By Phil LeMontagne
Years ago our front yard contained a beautiful Crabapple tree and a lovely Red Maple. Each provided abundant shade, but still allowed enough light through to maintain a healthy green lawn. We planted a Hosta garden beneath the spreading boughs.
In light of increasing threats to the environment and inadequate response from all levels of government, the Jonah Center and Ecoin (the Environmental Collective Impact Network) are ramping up citizen action. We need more people to get involved, and we need to focus and coordinate our efforts more sharply.
In short, WE NEED YOUR VOICE. You can join this effort by filling out the questionnaire below. Tell us what you care about most — enough to send an email about it. Stay informed by joining our email lists — if you aren’t already on them. THANK YOU.
A land parcel at the intersection of West St. and Middlefield St. in Middletown (just west of the Aldi’s and CVS development at West & Washington) was approved for 17 town houses by Inland Wetlands and Planning and Zoning in recent years. Now the property is now for sale by the owner. (See rendering of project below.) Apparently, there are no regulations to prevent tree removal when there is no immediate construction planned. The photo below and commentary are from Ecoin member Zoemma Warshafsy, who lives nearby.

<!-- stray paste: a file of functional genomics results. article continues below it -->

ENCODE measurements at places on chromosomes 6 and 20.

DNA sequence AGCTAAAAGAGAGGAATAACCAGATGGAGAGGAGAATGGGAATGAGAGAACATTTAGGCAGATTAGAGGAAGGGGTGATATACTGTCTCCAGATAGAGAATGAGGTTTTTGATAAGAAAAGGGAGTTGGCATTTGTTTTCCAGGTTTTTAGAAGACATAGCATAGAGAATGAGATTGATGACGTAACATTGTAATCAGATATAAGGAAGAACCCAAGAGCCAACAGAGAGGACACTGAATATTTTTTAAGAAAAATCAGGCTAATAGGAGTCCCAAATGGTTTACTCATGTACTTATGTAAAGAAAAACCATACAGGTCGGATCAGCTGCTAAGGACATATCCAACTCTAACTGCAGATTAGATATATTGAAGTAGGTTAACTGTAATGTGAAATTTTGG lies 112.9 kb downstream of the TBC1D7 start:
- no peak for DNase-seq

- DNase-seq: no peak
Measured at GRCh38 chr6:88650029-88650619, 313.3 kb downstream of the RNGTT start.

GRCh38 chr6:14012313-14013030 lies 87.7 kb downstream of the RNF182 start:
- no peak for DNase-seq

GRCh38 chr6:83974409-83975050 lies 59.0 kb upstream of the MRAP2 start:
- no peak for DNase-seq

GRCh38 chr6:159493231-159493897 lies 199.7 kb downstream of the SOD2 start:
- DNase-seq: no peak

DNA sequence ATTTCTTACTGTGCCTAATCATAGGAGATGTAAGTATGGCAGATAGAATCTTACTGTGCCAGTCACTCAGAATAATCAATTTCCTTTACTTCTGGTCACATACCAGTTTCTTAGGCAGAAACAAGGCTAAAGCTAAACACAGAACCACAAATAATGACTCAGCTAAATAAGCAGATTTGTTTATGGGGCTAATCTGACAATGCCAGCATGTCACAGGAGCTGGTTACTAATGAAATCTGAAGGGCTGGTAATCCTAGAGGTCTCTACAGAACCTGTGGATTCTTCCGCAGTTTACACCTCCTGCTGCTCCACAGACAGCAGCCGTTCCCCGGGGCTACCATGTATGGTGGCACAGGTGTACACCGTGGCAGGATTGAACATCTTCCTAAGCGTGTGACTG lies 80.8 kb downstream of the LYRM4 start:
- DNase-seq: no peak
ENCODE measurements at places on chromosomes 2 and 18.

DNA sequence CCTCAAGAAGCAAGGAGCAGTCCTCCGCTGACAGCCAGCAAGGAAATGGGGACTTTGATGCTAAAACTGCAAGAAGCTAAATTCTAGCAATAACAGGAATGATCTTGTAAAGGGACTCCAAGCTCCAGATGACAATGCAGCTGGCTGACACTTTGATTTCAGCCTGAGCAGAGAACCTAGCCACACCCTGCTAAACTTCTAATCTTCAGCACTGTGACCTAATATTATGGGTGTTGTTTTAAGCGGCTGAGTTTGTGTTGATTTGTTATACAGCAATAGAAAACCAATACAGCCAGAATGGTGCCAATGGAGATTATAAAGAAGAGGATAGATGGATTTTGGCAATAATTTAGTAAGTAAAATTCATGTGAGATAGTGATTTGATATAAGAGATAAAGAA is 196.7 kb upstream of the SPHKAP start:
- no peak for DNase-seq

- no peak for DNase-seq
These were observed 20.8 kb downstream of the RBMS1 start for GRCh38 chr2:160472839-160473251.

The majority of this property was nicely wooded with large mature trees that have now all been clear cut and stacked in giant piles. This area now looks devastating and the clear cutting was a complete waste of forested area along a sensitive river habitat. There is trash everywhere on the property as well. It has been like this for about two weeks and there is currently no sign of activity for further cleaning up the property. It could sit like this for years if it is not bought. Clear cutting before a property has a buyer is a terrible process that has no clear benefits for the environment or the adjacent land owners. What a sad sight to see every morning.